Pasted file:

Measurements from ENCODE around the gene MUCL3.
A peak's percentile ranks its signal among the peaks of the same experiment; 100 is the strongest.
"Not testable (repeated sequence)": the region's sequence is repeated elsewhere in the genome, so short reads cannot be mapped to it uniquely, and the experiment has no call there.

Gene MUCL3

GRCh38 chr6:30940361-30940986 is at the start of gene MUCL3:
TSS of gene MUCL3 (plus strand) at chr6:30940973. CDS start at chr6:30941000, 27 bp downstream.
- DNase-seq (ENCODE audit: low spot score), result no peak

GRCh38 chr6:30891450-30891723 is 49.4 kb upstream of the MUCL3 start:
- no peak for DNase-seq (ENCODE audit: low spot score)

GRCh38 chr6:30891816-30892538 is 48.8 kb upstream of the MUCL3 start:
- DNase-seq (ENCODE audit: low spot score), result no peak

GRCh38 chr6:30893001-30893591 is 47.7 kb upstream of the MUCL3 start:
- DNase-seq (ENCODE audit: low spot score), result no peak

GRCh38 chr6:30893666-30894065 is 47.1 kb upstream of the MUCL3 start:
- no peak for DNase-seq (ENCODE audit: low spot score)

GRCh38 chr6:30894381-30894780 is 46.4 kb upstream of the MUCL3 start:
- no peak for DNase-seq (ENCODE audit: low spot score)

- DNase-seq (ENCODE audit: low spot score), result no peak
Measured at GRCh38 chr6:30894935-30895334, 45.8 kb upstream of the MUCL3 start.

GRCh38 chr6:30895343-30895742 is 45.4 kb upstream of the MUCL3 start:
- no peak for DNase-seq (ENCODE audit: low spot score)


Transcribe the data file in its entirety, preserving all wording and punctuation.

Measurements from ENCODE around the gene MUCL3.
A peak's percentile ranks its signal among the peaks of the same experiment; 100 is the strongest.
"Not testable (repeated sequence)": the region's sequence is repeated elsewhere in the genome, so short reads cannot be mapped to it uniquely, and the experiment has no call there.

Gene MUCL3

GRCh38 chr6:30940361-30940986 is at the start of gene MUCL3:
TSS of gene MUCL3 (plus strand) at chr6:30940973. CDS start at chr6:30941000, 27 bp downstream.
- DNase-seq (ENCODE audit: low spot score), result no peak

GRCh38 chr6:30891450-30891723 is 49.4 kb upstream of the MUCL3 start:
- no peak for DNase-seq (ENCODE audit: low spot score)

GRCh38 chr6:30891816-30892538 is 48.8 kb upstream of the MUCL3 start:
- DNase-seq (ENCODE audit: low spot score), result no peak

GRCh38 chr6:30893001-30893591 is 47.7 kb upstream of the MUCL3 start:
- DNase-seq (ENCODE audit: low spot score), result no peak

GRCh38 chr6:30893666-30894065 is 47.1 kb upstream of the MUCL3 start:
- no peak for DNase-seq (ENCODE audit: low spot score)

GRCh38 chr6:30894381-30894780 is 46.4 kb upstream of the MUCL3 start:
- no peak for DNase-seq (ENCODE audit: low spot score)

- DNase-seq (ENCODE audit: low spot score), result no peak
Measured at GRCh38 chr6:30894935-30895334, 45.8 kb upstream of the MUCL3 start.

GRCh38 chr6:30895343-30895742 is 45.4 kb upstream of the MUCL3 start:
- no peak for DNase-seq (ENCODE audit: low spot score)